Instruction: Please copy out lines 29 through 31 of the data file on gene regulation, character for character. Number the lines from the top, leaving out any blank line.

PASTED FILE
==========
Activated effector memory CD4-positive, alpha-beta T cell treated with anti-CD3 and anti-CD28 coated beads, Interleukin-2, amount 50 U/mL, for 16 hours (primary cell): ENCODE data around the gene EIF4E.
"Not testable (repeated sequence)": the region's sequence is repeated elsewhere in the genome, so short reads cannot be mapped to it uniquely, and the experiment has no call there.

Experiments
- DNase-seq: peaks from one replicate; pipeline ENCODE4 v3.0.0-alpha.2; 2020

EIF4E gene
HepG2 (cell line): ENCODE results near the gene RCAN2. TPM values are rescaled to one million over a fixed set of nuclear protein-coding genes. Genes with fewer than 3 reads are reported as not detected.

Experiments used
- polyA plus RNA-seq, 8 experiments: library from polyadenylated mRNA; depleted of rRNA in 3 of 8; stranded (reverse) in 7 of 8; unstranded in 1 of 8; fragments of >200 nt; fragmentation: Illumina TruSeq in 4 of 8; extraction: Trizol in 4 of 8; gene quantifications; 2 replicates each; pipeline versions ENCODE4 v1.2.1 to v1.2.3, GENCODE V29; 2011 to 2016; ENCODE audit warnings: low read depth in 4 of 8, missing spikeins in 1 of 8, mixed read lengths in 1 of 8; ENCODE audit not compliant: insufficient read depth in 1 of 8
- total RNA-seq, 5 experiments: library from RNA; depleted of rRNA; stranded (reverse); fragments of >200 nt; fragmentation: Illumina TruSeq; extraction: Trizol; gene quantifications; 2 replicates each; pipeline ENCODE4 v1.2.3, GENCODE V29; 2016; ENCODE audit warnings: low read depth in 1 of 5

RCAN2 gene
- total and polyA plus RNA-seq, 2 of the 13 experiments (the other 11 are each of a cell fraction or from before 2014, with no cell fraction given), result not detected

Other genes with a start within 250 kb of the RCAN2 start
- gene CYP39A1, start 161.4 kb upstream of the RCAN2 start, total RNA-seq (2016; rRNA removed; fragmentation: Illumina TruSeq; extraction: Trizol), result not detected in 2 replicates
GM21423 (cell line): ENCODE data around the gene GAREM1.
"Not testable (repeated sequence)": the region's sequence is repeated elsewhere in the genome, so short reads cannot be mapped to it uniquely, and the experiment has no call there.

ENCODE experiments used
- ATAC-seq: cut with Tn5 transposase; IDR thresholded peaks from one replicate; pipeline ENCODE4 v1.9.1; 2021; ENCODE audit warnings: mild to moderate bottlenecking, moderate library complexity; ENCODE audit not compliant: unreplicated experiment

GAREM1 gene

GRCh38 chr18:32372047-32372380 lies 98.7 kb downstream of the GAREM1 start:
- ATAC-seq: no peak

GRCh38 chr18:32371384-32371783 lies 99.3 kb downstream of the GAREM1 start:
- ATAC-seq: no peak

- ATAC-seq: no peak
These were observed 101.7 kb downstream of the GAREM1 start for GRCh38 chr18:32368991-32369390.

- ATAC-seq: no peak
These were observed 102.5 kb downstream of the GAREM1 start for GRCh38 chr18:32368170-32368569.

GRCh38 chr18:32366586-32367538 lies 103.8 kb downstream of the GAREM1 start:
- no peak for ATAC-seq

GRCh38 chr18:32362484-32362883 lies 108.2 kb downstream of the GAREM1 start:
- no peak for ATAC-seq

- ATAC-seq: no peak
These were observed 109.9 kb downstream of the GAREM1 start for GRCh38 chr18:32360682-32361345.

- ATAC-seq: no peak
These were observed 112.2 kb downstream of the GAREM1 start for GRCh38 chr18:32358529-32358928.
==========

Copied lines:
GRCh38 chr18:32362484-32362883 lies 108.2 kb downstream of the GAREM1 start:
- no peak for ATAC-seq

- ATAC-seq: no peak